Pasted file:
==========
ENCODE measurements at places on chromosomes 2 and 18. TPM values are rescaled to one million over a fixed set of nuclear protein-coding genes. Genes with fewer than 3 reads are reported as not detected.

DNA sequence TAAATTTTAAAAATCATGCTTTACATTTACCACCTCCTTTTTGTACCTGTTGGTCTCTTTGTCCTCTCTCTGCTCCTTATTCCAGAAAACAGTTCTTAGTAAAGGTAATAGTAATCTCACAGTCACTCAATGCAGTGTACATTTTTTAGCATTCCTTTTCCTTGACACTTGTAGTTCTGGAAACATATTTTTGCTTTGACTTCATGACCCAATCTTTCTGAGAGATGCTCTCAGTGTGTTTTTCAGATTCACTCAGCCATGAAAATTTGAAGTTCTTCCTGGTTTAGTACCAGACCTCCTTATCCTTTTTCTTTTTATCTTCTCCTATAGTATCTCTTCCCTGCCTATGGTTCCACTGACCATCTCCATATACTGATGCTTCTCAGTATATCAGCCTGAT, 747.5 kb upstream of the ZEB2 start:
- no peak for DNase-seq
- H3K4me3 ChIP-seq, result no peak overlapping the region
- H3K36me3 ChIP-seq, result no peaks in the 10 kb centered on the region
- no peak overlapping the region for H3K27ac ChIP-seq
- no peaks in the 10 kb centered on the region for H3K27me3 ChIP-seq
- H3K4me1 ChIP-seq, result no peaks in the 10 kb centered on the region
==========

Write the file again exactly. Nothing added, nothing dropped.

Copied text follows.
ENCODE measurements at places on chromosomes 2 and 18. TPM values are rescaled to one million over a fixed set of nuclear protein-coding genes. Genes with fewer than 3 reads are reported as not detected.

DNA sequence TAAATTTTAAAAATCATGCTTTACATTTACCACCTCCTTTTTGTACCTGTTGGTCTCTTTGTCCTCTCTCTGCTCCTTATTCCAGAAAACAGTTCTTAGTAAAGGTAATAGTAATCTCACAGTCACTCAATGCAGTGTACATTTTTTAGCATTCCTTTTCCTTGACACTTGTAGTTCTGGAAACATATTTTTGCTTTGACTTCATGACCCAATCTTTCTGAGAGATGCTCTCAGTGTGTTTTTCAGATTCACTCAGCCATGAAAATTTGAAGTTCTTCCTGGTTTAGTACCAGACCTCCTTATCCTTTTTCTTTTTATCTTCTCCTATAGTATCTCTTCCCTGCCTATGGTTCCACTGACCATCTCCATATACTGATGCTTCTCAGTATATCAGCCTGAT, 747.5 kb upstream of the ZEB2 start:
- no peak for DNase-seq
- H3K4me3 ChIP-seq, result no peak overlapping the region
- H3K36me3 ChIP-seq, result no peaks in the 10 kb centered on the region
- no peak overlapping the region for H3K27ac ChIP-seq
- no peaks in the 10 kb centered on the region for H3K27me3 ChIP-seq
- H3K4me1 ChIP-seq, result no peaks in the 10 kb centered on the region